Overthinking: Simple Ways to Stop Overthinking and Ease Anxiety Symptoms

Overthinking refers to the tendency to spend high amounts of time in thought, typically thinking about something negative. These thoughts could be related to the future and its’ uncertainty, analyzing why someone behaved a certain way, self-doubt, and trying to be prepared for the worst. It could be trying to find an ideal solution for a problem or expecting oneself to be perfect. This can cause psychological problems. Overthinking and anxiety are linked.

Overthinking is likely to be harmful and does not meet its intended goals. It can be energy draining and can interfere with the lives of people. With thinking being greatly emphasized from the school years, people are trained to think, plan, and be prepared. While this has advantages at times, when it crosses a limit, it becomes disadvantageous.

What are the Causes of Overthinking?

The causes of overthinking are varied. The predominant causes include:

Stress – When we are stressed about something, we are likely to spend a lot of time thinking about dealing with the situation.

Childhood Experiences – Sometimes we learn to cope with difficult life situations in childhood by using thinking as a measure.

Observational Learning – Growing up with parents who tend to overthink can lead to a child observing and imitating this tendency. For example, seeing a parent stressing about a financial situation.

Genetic Factors – It is possible to inherit the tendency of overthinking just like other habits. Genetic factors can also predispose a person to excessive thinking, which may show up when the person is faced with difficult situations. Illusion of Control – From relationships, to finances, health, and future plans, we constantly aim to control the tiny details in life. It is very little control that we actually have, but we do not often realize this. This leads to excessive thinking which presents itself as a strategy, but is actually ineffective.

Need to be Certain – We often try to know things with absolute certainty. For example, you need to know how many questions you got right in the exam so you check the answers with all your classmates. This gives an illusion of certainty in one’s mind, but actually it is impossible to be 100% certain.

Striving for Perfection – Striving for perfection or perfectionism also leads to overthinking. There is a lot of focus on checking everything to ensure that it is without flaws. This leads to a lot of time spent thinking and attention to detail.

Avoiding Conflict – Most people try to avoid any form of unpleasantness. To do this, we often tend to play out scenarios in our heads as to how things may go and how to adjust our behavior

Overgeneralizing the Effectiveness of Thinking – While in an exam hall or quiz, thinking can be very helpful. But we often apply the same technique to other situations and it may be more of a hindrance than a solution. For example, thinking about what another person thinks about us.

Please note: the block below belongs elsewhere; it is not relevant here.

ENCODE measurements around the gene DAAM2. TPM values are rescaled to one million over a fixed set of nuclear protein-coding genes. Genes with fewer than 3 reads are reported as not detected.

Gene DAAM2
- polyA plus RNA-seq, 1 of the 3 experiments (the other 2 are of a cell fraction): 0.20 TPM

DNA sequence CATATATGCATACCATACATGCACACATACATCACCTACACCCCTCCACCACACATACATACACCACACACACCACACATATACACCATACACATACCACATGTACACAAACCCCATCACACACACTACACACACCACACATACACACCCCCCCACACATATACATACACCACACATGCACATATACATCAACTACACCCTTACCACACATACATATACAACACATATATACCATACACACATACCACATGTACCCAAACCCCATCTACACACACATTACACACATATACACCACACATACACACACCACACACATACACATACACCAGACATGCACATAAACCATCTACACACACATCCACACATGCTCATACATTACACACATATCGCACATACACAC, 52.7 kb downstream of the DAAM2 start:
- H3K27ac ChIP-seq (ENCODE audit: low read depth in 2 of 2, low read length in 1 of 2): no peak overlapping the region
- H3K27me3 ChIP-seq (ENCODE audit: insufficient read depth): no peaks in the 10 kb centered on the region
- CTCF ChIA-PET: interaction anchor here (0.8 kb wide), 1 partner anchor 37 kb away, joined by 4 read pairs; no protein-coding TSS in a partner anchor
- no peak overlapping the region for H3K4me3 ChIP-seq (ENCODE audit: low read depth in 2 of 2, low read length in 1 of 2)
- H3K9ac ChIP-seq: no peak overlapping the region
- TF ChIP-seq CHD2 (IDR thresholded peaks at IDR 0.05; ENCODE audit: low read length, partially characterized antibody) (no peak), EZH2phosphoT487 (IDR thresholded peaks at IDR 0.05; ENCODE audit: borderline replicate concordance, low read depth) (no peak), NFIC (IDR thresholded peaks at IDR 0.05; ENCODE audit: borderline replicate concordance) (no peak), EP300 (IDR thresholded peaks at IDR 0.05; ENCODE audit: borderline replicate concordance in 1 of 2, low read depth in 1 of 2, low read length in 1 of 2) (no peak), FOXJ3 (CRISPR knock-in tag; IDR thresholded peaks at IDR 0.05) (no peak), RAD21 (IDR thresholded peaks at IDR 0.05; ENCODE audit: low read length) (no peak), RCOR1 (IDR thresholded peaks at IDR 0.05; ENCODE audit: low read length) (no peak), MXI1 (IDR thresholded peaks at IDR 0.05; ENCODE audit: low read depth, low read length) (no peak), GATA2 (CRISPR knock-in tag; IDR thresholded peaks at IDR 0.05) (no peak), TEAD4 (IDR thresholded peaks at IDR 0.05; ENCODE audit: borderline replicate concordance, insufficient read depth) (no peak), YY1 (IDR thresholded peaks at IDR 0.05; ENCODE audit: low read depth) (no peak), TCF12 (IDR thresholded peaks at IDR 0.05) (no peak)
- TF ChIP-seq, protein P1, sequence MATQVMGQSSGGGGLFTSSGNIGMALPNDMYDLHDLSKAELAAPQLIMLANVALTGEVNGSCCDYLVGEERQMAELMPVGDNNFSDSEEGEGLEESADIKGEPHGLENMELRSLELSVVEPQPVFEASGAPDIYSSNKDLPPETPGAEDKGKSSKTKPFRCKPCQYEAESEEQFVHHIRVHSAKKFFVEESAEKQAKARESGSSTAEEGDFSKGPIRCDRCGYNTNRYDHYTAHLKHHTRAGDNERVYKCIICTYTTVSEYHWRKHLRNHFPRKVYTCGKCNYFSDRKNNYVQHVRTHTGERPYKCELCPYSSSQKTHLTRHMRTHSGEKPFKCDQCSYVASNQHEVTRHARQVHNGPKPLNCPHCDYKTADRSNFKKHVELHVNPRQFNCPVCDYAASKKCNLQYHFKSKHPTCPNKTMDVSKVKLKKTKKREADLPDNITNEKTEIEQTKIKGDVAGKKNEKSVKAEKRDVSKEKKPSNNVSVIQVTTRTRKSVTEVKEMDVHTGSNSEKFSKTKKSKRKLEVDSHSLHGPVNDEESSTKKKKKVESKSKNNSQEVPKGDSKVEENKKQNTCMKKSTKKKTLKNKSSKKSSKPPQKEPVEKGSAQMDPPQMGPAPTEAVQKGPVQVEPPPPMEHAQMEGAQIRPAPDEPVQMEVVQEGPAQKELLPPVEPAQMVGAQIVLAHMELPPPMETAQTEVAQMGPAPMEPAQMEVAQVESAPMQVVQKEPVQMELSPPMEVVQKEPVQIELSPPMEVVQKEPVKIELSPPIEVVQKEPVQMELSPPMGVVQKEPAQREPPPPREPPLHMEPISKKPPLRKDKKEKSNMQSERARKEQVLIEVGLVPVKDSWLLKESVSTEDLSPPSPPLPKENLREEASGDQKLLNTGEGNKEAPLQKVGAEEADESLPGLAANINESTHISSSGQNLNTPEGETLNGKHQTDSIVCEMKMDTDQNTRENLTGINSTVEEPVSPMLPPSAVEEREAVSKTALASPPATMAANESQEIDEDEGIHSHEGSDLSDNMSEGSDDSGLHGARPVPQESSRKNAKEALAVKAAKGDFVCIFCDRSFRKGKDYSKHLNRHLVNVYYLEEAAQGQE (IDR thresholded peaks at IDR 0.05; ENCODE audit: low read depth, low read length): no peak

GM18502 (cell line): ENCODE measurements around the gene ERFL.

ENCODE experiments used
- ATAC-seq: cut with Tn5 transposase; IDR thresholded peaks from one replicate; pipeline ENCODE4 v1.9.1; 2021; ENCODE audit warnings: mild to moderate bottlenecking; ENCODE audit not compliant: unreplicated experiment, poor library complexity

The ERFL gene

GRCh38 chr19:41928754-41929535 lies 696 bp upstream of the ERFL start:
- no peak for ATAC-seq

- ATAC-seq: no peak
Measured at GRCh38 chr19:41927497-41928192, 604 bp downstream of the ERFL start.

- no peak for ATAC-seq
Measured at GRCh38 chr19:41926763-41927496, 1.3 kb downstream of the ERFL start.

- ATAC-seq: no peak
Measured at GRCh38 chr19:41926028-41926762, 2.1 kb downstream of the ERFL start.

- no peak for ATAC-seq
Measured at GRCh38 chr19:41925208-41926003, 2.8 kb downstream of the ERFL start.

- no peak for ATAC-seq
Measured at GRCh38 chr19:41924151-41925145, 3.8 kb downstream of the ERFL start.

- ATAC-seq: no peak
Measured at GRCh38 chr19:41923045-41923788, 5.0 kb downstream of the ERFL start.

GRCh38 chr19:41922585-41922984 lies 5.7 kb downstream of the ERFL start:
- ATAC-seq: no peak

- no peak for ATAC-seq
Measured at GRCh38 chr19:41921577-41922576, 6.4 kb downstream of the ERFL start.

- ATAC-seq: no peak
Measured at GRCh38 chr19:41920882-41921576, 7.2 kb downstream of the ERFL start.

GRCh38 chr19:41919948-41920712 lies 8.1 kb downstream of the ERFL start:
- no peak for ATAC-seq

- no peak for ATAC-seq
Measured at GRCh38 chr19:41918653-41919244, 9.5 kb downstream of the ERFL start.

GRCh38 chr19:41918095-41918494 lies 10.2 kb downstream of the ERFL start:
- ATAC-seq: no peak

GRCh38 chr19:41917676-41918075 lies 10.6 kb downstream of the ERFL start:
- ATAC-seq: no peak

Secondary Gain – Thinking can have its indirect benefits too. Someone who overthinks may find themselves getting a lot of reassurance from loved ones. It could also be a form of procrastination that delays unpleasant or difficult decisions or tasks

Several mental health conditions involve excessive thinking. These include anxiety disorders such as generalized anxiety disorders, phobia, social anxiety disorder, and panic disorder. Depressive disorders are also characterized by negative overthinking, which primarily fuels the issue.

In addition to this, somatic symptoms and related disorders can also involve overthinking about health issues. Obsessive Compulsive Disorder is another condition in which obsessive thoughts and overthinking are at the peak. Eating disorders such as anorexia nervosa can also lead to excessive thinking about body image.

There are several ways in which overthinking can be managed or stopped. One of the most important factors is the awareness of our thoughts. When we are aware of our destructive thoughts, we can choose not to take them seriously. Mindfulness practices like meditation, yoga, or even exercise for relaxation can help. Journaling or noting down thoughts can also be beneficial in improving awareness.

Focusing on taking practical action instead, or thinking can also help curb unnecessary thinking greatly. Looking at the situation for what it is objectively can help in this regard. Managing perfectionism can also be very helpful. It is impossible to be perfect and pushing ourselves towards this is self-defeating. Therefore, accepting that an ideal scenario is not always possible, and working with the resources, time, energy, and information we have is critical.

Finally, if the overthinking is very distressing or is causing a lot of impairment, seeking therapy is advisable. Therapists are trained to focus on where the tendency comes from, increased awareness of it, coping with it, and reducing it progressively.

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